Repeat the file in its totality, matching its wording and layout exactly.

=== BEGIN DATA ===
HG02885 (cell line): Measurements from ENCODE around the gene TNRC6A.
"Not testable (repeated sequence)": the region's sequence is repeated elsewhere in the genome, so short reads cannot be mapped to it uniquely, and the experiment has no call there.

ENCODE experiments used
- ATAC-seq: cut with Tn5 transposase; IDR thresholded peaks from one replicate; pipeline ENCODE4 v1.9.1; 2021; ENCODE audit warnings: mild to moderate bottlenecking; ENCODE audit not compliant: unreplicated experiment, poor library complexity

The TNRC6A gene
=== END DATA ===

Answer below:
HG02885 (cell line): Measurements from ENCODE around the gene TNRC6A.
"Not testable (repeated sequence)": the region's sequence is repeated elsewhere in the genome, so short reads cannot be mapped to it uniquely, and the experiment has no call there.

ENCODE experiments used
- ATAC-seq: cut with Tn5 transposase; IDR thresholded peaks from one replicate; pipeline ENCODE4 v1.9.1; 2021; ENCODE audit warnings: mild to moderate bottlenecking; ENCODE audit not compliant: unreplicated experiment, poor library complexity

The TNRC6A gene